You know that feeling when an author just completely captures your heart? That’s how I felt with Sugiura’s This Time Will Be Different. So when I saw Love and Other Natural Disasters AND that it was queer?! Well I was sold. Keep reading this book review to see my full thoughts.
When Nozomi Nagai pictured the ideal summer romance, a fake one wasn’t what she had in mind.
That was before she met the perfect girl. Willow is gorgeous, glamorous, and…heartbroken? And when she enlists Nozomi to pose as her new girlfriend to make her ex jealous, Nozomi is a willing volunteer.
Because Nozomi has a master plan of her own: one to show Willow she’s better than a stand-in, and turn their fauxmance into something real. But as the lies pile up, it’s not long before Nozomi’s schemes take a turn toward disaster…and maybe a chance at love she didn’t plan for.
(Disclaimer: I received this book from Edelweiss. This has not impacted my review which is unbiased and honest.)
So if you’ve ever been convinced that you belonged with someone if only they’d see it then Love and Other Natural Disasters is for you. It’s about wishing your life was a romcom. About reading situations that, in a movie, would end happily, but in real life the chances are much worse. Because real life isn’t like a movie and sometimes things aren’t as neat. For Nozomi, she embarks on a scheme to land the perfect girl in a fake dating ruse. But does fake dating really work out in real life?
The strongest element for me was Nozomi and how relatable she felt to me. How that desire to see ourselves in a movie, to imagine how things could work out, that optimism? I loved that. There was a time in my life where I looked at love that way. Where I thought if I only stuck it out then it would turn into that happy ending. But there’s also an important element of reality. That hoping and loving just isn’t enough sometimes. And Love and Other Natural Disasters looks at just that.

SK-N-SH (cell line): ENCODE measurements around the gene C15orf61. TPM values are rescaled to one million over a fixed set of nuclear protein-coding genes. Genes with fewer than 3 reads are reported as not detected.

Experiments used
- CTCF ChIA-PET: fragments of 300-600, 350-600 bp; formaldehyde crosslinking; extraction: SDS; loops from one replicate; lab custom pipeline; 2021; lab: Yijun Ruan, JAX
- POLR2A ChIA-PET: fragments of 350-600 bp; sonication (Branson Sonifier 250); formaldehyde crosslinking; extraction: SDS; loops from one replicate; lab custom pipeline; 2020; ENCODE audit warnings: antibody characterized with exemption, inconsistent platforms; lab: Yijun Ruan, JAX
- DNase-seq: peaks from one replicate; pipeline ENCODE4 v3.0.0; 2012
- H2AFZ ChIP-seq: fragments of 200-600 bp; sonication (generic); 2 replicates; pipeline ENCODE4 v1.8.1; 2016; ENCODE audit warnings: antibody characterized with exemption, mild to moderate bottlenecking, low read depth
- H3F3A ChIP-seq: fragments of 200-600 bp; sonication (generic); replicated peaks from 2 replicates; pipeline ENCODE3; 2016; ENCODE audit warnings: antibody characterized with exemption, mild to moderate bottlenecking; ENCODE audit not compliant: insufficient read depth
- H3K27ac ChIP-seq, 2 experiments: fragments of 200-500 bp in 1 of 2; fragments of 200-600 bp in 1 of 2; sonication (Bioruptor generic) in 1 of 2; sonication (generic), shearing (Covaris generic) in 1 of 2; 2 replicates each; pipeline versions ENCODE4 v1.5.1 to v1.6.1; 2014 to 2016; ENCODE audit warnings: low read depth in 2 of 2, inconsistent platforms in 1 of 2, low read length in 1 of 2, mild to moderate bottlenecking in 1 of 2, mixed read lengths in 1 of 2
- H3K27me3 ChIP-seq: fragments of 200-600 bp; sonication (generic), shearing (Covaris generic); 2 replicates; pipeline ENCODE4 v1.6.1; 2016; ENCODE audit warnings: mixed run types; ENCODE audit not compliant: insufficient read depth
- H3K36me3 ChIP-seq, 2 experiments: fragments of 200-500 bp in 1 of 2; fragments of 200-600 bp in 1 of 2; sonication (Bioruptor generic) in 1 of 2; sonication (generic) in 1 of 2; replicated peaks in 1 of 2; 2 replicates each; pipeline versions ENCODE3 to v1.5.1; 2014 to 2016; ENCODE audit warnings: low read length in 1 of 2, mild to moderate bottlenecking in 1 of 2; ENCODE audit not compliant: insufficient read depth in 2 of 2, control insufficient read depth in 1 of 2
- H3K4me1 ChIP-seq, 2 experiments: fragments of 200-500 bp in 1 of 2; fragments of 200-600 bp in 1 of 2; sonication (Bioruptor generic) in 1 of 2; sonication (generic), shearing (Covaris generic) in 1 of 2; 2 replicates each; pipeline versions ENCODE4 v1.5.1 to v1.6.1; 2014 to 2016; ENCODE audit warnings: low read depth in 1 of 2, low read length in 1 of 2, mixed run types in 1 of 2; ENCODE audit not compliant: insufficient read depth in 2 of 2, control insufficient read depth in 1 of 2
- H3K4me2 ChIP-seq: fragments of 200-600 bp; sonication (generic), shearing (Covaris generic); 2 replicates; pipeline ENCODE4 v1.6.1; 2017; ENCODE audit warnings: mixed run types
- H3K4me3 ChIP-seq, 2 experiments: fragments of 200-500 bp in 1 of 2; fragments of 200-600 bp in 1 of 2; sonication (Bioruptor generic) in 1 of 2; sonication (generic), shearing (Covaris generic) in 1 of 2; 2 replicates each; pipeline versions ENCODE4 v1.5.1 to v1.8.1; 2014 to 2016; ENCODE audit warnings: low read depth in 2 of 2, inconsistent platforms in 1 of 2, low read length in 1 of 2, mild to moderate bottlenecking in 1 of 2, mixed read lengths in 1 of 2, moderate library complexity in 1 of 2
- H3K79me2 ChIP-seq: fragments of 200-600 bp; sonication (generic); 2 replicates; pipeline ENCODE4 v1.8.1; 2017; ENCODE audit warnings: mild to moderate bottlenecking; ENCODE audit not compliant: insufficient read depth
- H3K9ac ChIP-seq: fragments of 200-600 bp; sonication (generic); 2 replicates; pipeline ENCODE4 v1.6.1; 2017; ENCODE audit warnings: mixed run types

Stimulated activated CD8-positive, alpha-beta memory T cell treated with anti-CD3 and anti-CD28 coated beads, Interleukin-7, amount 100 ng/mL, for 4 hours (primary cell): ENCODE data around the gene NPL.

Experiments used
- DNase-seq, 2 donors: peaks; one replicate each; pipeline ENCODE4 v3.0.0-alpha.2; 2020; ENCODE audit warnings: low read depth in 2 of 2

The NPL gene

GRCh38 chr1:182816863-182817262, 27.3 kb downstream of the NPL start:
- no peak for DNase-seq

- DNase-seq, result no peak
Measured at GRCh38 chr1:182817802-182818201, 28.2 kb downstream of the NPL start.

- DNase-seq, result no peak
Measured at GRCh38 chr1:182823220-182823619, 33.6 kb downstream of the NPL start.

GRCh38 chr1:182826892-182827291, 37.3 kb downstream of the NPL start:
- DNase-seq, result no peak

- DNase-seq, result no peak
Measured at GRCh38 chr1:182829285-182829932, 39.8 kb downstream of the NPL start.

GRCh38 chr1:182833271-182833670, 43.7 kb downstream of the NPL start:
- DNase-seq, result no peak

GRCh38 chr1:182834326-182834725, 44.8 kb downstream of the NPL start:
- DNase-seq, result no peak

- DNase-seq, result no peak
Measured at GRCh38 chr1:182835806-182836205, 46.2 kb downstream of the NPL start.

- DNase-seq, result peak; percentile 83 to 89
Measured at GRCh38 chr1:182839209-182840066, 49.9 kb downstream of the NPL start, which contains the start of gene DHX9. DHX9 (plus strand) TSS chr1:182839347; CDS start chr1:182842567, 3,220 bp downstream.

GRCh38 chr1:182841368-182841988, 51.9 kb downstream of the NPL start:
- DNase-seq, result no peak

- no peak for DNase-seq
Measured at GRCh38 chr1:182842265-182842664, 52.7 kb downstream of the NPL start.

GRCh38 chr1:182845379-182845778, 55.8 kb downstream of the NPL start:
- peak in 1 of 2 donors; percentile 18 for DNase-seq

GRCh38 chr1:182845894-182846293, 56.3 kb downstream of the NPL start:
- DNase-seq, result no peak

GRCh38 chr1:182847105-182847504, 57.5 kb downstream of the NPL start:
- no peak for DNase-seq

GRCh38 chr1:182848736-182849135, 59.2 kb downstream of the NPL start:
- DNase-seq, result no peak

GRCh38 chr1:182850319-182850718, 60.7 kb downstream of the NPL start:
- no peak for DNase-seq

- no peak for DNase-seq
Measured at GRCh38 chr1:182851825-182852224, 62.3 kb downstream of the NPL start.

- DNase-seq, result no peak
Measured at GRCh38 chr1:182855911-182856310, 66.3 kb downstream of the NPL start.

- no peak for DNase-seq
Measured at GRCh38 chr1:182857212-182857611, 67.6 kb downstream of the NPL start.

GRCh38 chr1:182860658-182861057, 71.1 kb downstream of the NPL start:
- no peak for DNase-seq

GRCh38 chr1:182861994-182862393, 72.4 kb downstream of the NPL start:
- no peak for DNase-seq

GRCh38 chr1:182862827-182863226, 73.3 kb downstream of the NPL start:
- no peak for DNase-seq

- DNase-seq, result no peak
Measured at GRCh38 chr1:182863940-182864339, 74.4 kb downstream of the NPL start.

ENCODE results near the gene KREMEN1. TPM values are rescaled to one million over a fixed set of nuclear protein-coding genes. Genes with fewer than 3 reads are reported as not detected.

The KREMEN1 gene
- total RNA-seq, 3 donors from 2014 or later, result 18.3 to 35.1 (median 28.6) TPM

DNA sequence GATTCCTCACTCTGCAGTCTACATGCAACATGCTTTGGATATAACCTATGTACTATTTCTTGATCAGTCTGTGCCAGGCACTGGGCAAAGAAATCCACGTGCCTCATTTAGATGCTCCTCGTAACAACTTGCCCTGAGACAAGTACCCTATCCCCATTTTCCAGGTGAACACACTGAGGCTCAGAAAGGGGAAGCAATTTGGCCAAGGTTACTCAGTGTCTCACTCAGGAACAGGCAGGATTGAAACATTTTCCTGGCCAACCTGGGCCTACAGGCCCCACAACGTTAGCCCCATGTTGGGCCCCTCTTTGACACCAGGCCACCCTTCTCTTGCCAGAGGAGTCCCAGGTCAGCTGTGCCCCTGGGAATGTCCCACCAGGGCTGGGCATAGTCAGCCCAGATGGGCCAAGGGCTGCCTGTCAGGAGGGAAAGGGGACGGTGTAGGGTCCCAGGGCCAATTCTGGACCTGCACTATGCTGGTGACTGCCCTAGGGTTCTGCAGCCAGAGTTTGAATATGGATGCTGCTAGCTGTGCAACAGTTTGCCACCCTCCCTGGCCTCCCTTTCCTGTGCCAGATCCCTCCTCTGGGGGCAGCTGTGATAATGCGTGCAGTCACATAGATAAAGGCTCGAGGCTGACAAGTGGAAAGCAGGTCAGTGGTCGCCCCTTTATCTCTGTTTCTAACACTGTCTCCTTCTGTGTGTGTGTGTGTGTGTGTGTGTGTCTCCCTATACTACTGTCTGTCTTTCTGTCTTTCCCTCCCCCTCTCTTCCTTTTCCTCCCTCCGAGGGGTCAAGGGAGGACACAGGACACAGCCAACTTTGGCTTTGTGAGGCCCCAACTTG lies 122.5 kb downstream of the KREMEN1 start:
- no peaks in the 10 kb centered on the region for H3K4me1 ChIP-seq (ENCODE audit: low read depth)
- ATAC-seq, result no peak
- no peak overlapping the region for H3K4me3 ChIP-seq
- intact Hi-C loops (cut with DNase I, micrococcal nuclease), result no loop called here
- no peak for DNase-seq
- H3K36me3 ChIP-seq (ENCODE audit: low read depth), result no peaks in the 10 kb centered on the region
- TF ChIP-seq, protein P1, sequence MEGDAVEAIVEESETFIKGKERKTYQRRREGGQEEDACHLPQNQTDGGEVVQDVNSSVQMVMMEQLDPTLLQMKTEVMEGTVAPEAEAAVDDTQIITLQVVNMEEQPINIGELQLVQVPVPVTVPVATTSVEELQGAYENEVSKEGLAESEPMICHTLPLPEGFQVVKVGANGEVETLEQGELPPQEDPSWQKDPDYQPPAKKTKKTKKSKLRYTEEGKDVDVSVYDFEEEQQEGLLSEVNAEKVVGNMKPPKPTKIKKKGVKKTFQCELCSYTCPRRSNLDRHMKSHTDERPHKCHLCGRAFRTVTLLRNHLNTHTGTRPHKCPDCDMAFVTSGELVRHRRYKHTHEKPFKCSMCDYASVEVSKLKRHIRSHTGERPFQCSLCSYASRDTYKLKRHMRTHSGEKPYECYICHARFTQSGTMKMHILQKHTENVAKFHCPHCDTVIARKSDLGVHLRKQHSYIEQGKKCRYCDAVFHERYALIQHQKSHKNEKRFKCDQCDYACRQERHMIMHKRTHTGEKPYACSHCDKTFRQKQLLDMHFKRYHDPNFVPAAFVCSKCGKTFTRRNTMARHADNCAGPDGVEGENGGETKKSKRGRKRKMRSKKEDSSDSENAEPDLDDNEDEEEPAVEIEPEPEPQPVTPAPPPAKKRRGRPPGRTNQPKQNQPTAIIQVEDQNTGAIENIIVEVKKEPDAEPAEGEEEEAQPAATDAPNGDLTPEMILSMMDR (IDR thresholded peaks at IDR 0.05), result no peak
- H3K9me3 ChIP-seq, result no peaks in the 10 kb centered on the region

When we get caught up in what could be, or what should be, we can miss what is around us. We can miss the happy endings in the coincidences of life. Not in the moments we plan camera angles or perfect proposal spots. And as a theme, I appreciated how Sugiura examines the idea that just loving someone isn’t enough. Related to the ways Sugiura examines that theme, is the complexity of family in Love and Other Natural Disasters. Not only in older brothers you love and hate, but also in homophobic relatives you aren’t sure how to love or how to be yourself around.
Love and Other Natural Disasters is a quick, entertaining, and hopeful read. Featuring moments our parents let us down, to an unwillingness to see what’s in front of us, it’s a story about the idea that love isn’t enough – it takes hard work, a willingness to change and say sorry, and commitment.
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